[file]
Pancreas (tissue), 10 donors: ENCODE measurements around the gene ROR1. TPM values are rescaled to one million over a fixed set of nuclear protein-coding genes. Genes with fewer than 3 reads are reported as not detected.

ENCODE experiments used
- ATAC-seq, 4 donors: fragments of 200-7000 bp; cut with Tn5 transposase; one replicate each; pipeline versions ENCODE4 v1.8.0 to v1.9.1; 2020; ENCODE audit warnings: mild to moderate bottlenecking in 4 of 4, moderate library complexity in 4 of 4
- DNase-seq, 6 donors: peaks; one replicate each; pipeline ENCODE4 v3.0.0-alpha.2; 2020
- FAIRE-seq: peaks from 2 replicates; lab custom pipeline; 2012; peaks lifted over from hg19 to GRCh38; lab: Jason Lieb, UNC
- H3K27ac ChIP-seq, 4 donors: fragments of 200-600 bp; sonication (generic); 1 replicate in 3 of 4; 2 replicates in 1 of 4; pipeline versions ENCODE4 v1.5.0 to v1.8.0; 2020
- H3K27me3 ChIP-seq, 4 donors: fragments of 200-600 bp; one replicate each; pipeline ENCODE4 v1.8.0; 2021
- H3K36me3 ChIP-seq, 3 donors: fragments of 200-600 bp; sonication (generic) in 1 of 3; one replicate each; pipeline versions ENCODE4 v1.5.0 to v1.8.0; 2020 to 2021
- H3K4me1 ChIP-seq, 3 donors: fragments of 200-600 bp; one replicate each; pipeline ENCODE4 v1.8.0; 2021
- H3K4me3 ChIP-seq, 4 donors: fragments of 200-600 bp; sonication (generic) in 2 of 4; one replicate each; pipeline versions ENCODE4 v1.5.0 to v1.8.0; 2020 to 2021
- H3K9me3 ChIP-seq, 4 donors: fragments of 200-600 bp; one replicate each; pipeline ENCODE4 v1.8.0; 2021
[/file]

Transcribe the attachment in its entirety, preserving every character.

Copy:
Pancreas (tissue), 10 donors: ENCODE measurements around the gene ROR1. TPM values are rescaled to one million over a fixed set of nuclear protein-coding genes. Genes with fewer than 3 reads are reported as not detected.

ENCODE experiments used
- ATAC-seq, 4 donors: fragments of 200-7000 bp; cut with Tn5 transposase; one replicate each; pipeline versions ENCODE4 v1.8.0 to v1.9.1; 2020; ENCODE audit warnings: mild to moderate bottlenecking in 4 of 4, moderate library complexity in 4 of 4
- DNase-seq, 6 donors: peaks; one replicate each; pipeline ENCODE4 v3.0.0-alpha.2; 2020
- FAIRE-seq: peaks from 2 replicates; lab custom pipeline; 2012; peaks lifted over from hg19 to GRCh38; lab: Jason Lieb, UNC
- H3K27ac ChIP-seq, 4 donors: fragments of 200-600 bp; sonication (generic); 1 replicate in 3 of 4; 2 replicates in 1 of 4; pipeline versions ENCODE4 v1.5.0 to v1.8.0; 2020
- H3K27me3 ChIP-seq, 4 donors: fragments of 200-600 bp; one replicate each; pipeline ENCODE4 v1.8.0; 2021
- H3K36me3 ChIP-seq, 3 donors: fragments of 200-600 bp; sonication (generic) in 1 of 3; one replicate each; pipeline versions ENCODE4 v1.5.0 to v1.8.0; 2020 to 2021
- H3K4me1 ChIP-seq, 3 donors: fragments of 200-600 bp; one replicate each; pipeline ENCODE4 v1.8.0; 2021
- H3K4me3 ChIP-seq, 4 donors: fragments of 200-600 bp; sonication (generic) in 2 of 4; one replicate each; pipeline versions ENCODE4 v1.5.0 to v1.8.0; 2020 to 2021
- H3K9me3 ChIP-seq, 4 donors: fragments of 200-600 bp; one replicate each; pipeline ENCODE4 v1.8.0; 2021